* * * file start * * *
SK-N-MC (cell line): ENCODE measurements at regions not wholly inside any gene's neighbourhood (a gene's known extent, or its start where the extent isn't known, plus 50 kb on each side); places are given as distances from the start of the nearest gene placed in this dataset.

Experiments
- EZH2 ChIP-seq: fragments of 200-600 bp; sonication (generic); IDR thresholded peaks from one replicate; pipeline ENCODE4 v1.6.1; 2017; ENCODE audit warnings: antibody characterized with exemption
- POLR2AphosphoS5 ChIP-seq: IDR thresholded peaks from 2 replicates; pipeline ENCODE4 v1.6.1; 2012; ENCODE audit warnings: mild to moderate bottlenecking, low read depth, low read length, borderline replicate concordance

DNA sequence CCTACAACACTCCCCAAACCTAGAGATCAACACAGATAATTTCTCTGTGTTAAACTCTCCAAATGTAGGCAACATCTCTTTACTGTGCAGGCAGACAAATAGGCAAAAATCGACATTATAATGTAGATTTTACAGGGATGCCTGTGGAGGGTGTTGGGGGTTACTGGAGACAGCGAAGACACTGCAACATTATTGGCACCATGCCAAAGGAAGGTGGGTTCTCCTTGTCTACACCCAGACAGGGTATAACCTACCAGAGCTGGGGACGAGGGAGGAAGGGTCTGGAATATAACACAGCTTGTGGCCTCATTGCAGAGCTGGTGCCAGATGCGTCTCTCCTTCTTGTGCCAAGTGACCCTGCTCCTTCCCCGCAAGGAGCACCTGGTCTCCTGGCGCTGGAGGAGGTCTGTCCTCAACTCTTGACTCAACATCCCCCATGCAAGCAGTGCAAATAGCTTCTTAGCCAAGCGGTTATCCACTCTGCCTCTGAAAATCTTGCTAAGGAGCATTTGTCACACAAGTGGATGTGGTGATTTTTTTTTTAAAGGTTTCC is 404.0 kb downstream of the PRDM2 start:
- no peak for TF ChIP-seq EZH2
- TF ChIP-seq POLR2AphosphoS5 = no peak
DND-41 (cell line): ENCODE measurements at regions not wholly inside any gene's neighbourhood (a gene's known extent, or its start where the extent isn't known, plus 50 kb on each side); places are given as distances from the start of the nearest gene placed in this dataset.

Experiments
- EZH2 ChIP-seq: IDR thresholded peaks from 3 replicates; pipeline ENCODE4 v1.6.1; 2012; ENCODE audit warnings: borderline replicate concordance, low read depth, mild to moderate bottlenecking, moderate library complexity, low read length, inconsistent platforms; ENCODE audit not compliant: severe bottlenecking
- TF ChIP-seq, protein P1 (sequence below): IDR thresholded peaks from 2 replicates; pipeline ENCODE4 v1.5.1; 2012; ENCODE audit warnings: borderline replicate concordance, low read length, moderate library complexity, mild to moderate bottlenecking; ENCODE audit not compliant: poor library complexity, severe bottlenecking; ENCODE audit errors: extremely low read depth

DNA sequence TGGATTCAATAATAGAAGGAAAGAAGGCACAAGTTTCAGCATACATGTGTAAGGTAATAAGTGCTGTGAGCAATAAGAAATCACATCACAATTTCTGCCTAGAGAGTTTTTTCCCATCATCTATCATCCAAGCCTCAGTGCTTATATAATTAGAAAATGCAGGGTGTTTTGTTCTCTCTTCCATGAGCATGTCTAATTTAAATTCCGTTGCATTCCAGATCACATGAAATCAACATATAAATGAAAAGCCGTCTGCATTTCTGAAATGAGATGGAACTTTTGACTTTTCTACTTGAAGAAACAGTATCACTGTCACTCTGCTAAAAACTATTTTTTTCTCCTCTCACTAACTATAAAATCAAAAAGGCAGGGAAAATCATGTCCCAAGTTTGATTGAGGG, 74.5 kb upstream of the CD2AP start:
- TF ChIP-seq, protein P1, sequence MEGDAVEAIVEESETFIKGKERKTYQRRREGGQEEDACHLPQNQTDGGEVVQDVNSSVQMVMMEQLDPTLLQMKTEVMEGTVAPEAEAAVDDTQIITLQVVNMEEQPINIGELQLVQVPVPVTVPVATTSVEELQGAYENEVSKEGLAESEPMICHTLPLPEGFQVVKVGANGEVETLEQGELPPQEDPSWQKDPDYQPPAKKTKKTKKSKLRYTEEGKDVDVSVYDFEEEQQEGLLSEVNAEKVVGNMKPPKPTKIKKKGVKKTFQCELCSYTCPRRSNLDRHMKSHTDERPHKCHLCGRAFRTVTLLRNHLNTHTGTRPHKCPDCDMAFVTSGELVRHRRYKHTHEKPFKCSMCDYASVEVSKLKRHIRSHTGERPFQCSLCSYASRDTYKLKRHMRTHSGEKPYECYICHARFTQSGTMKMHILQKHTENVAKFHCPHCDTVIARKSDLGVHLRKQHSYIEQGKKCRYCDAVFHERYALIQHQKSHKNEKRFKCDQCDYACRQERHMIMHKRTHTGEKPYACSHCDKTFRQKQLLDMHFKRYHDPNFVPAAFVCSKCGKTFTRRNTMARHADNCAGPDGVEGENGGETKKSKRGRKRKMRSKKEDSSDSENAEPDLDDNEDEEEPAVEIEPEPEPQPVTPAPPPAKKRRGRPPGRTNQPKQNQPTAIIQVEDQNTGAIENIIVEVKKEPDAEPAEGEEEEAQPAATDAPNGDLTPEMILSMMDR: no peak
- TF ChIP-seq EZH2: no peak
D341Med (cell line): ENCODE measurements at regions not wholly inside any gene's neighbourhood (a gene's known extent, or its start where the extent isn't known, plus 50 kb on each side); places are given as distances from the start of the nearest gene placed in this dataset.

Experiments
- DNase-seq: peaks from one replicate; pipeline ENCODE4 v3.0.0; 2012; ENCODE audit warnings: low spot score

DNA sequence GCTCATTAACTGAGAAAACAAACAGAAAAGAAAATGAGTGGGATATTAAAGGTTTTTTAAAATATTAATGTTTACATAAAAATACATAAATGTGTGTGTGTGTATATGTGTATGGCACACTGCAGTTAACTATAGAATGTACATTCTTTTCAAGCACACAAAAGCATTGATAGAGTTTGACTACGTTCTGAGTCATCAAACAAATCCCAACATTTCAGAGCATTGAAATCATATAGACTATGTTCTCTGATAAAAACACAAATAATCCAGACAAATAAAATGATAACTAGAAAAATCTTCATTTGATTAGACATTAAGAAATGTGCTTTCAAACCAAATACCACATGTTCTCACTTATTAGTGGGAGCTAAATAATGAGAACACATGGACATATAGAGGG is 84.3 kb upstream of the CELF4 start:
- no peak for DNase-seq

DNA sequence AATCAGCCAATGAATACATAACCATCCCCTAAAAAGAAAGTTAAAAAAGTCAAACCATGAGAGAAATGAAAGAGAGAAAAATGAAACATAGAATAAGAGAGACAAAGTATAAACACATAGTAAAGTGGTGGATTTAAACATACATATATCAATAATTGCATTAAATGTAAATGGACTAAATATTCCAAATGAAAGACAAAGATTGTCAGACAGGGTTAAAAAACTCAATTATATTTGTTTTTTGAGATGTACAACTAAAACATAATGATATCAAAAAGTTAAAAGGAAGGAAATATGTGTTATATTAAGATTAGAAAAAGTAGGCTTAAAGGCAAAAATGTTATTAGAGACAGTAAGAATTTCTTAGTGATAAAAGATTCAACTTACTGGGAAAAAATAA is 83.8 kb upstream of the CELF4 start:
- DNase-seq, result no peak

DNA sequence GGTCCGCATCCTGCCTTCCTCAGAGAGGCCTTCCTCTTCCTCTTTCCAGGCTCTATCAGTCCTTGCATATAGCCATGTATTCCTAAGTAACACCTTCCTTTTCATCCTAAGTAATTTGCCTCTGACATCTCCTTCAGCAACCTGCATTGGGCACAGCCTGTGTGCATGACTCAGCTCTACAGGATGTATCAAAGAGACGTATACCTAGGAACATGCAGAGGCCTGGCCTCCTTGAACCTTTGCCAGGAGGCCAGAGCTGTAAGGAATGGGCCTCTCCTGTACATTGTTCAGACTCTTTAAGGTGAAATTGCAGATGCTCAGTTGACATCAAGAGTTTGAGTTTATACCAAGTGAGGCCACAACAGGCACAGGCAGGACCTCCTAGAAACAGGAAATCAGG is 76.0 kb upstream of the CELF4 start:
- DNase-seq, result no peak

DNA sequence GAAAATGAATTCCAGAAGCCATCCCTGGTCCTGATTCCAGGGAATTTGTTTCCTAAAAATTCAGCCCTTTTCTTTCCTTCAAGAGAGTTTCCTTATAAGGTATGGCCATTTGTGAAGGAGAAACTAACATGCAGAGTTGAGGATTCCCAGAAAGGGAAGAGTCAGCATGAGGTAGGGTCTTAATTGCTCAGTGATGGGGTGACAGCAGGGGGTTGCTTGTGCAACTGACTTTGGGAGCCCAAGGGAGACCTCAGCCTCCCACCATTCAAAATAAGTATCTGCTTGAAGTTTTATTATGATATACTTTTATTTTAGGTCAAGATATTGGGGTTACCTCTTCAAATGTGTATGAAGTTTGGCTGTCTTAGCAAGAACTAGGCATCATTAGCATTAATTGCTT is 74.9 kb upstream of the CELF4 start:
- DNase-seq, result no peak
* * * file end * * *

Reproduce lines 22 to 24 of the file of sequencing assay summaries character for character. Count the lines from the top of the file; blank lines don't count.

DNA sequence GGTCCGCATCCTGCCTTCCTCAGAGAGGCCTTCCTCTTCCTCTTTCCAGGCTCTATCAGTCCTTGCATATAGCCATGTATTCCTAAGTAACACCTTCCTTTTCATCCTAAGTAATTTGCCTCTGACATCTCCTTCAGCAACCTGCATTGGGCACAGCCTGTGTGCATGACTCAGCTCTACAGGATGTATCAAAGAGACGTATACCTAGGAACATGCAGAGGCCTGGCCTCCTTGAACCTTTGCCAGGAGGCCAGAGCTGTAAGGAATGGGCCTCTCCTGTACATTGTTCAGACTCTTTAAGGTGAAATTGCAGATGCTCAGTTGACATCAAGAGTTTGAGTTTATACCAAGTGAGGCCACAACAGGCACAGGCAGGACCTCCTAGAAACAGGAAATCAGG is 76.0 kb upstream of the CELF4 start:
- DNase-seq, result no peak

DNA sequence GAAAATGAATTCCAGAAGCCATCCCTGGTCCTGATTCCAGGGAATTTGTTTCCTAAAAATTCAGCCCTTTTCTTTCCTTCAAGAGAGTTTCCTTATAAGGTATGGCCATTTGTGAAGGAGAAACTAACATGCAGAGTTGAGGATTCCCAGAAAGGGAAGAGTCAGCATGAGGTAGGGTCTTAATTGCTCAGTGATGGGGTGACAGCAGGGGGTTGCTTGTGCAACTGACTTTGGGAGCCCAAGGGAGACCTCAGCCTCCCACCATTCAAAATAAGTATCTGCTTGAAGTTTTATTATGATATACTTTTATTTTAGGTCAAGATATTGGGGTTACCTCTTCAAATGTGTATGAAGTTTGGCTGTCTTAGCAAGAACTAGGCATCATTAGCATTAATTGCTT is 74.9 kb upstream of the CELF4 start: